Thursday, April 11, 2013

Slowly But Surely - Milling Lumber By Hand

Last night I was able to spend a couple hours in the shop to work on my Shaker side table project.  It was time to cut out some of the pieces I had laid out the day before.  Milling wood can be the least fun part of working only with hand tools because it seems like a LOT of unglamorous work.  On the plus side, it is (can be) more accurate, quiter, and a good source of cardiovascular exercise.

I like to cross cut first, when possible, in order to break down the pieces into more easily manageable bits.  Also, more crosscutting means less ripping.

I used my ryoba saw for the crosscutting.  My western crosscut saw isn't sharp yet (I'll have to get on that one of these days), and I have found that exclusively using this saw the last month or two has given me a lot of practice with it.  I think I am feeling very comfortable with it.

After cutting the first table top piece to length, I ripped one edge using my 5 point rip saw.

Now, instead of ripping the other line, we should plane the edge we just ripped and mark the other cut with a panel gauge to ensure accuracy.

I didn't have a panel gauge, so I quickly made one out of a repurposed gizmo in my scrap bin.  You can read about that in my last post.

This bit of wood is a bit cupped.  This makes things challenging when jointing an edge.  Normally I would plane one side flat to use as a reference face, but I was lazy and decided to just get it pretty close.  I checked for square by placing an auxiliary fence across the face of the cupped side, and jointing to that.  It worked OK.  I made this piece a tiny bit oversize, so I can joint it after planing a reference face on it anyway.

I have to say, this American cherry planes very nice.

Once one edge was jointed, I used my panel gauge to mark the far side of the board.  I then sawed and planed to that line.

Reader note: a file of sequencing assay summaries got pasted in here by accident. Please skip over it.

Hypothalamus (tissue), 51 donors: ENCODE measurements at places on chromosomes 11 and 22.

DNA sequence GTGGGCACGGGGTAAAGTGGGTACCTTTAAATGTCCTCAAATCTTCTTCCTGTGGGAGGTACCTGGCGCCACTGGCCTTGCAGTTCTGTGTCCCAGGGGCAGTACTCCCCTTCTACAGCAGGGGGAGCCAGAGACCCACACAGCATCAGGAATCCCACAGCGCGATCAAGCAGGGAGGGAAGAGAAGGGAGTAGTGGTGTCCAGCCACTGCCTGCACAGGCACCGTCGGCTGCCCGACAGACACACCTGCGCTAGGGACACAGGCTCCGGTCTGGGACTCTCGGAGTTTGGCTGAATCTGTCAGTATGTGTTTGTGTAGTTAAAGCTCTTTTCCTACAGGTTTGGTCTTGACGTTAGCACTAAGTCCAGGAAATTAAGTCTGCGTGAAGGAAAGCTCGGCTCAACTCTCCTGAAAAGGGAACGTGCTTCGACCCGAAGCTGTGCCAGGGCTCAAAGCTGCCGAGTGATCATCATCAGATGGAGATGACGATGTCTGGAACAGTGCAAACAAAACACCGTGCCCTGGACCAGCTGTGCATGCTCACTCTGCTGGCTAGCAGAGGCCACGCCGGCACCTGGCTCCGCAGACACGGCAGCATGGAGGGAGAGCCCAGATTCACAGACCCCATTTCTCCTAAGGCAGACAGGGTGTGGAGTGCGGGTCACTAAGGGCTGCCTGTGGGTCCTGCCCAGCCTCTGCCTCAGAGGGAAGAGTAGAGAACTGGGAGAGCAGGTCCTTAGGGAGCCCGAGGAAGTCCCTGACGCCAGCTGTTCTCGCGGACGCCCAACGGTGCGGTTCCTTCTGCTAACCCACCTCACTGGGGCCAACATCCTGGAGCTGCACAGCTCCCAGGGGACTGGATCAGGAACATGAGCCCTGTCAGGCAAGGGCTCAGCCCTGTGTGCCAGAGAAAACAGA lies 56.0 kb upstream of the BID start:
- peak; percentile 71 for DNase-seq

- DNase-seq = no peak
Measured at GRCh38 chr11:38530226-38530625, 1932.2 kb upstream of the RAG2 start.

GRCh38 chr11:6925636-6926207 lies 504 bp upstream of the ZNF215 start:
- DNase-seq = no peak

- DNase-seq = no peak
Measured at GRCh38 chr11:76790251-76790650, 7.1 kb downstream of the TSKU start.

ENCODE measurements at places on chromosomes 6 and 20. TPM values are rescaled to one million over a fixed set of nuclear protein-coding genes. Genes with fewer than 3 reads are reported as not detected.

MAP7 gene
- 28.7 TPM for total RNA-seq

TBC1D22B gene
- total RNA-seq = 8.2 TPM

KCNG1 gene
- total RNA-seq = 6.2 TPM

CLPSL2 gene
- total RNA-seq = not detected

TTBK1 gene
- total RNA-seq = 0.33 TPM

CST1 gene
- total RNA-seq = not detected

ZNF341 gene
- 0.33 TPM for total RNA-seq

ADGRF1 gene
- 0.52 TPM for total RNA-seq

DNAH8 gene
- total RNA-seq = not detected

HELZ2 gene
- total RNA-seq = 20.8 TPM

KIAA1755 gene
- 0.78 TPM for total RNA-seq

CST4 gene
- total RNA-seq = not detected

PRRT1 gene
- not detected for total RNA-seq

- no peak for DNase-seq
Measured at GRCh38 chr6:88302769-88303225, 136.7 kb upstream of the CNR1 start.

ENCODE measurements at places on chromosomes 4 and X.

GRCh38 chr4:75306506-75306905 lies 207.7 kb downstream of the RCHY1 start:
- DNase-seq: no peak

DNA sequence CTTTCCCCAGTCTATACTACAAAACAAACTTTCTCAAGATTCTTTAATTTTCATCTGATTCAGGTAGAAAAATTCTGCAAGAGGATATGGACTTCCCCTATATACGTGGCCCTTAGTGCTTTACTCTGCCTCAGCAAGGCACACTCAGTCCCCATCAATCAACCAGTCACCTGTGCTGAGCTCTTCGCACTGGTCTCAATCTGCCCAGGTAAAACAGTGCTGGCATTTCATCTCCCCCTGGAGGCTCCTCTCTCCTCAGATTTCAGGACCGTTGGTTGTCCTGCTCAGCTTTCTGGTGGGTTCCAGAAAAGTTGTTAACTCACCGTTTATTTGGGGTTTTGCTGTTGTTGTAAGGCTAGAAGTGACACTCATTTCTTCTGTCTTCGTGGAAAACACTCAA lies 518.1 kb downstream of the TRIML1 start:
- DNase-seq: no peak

At some point I will shoot the endgrain, but I didn't feel it necessary yet.  I might even wait until I glue up this panel.

The second one went much faster than the first, because I didn't have to stop and photograph every single thing or pause to make a panel gauge.

This will make a nice table top, I think.
I marked the direction the grain goes on the face to facilitate getting the grain all to go the same way for ease of planing.

That is all I could get done before dinner.  I learned a few important things:
  • I need to get my arm muscles more accustomed to rip sawing.  I think a couple of days ought to make things a lot more comfortable.
  • I found out that I had been gripping the handle on my rip saw way too tight.  One doesn't need to hold this saw much different than a dovetail saw.  My sawline became much straighter and less jagged when I eased up on the handle.
  • I am NOT an expert with a rip saw yet.
  • It is hard to tell the width of a board at the lumber yard.  I was worried that this stuff wouldn't be thick enough to get legs from, but it is.  I also thought it probably wouldn't be a big deal planing this down to 3/4" or so.  I was wrong.  It looks like I might have to remove around 1/2" of thickness from the rough lumber to get near 3/4".  After they are flat, I'll have to look to see if it will be feasible to reduce this by hand, and how much will be necessary to get it to look right.  I'll probably just make the legs 1/4" shorter and use a steeper bevel on the underside.  The other option is to resaw these with the bandsaw at the workshop at Dictum.
I think that it will be good for me to do this project entirely by hand.  I have no machine tools, so I better get used to it.


  1. Brian,
    Planing a 1/2" off with handplanes is a massive cardio workout. It might might be easier if you use scrub plane if you have one. If not, a plane with a heavily cambered blade. On the plus side - cherry planes nicely.

  2. A wooden scrub plane or a fore plane is a good way to quickly remove 1/2" of wood, just saying ;) The fore plane may be easier to control on wide surfaces (thicknessing) and the scrub would be ideal for narrow surfaces (ripping)

  3. I have a wooden Krenov style scrub plane that I made that seems to work pretty good. I also have a toothed blade that works well for removing heavy shavings. I'll probably use both of these to see what works best.

    I also have experimented with a technique using my bevel up jointer with it's stock blade to remove heavy shavings that works pretty good.

    Perhaps the comparison would make another good blog post!

  4. I use an el cheapo Stanley to cross-cut wide longer/wider boards. If it is a shorter/wide board I'll be the first to admit that I will use the crosscut sled and the table saw. I've never used a Japanese saw of any kind so I have no frame of reference for them. I'll probably stick to western saws just because all of mine are in really good shape and should be for a long time so I don't have any need to pick up a new saw at the moment.

    1. Sounds like you don't need one. I enjoy this saw because it can do just about anything. It is not quite as good as my western saws, but it makes nice cuts. What amazes me about it is that all of the fundamentals of sawing are the same, whether Japanese, or western, push or pull.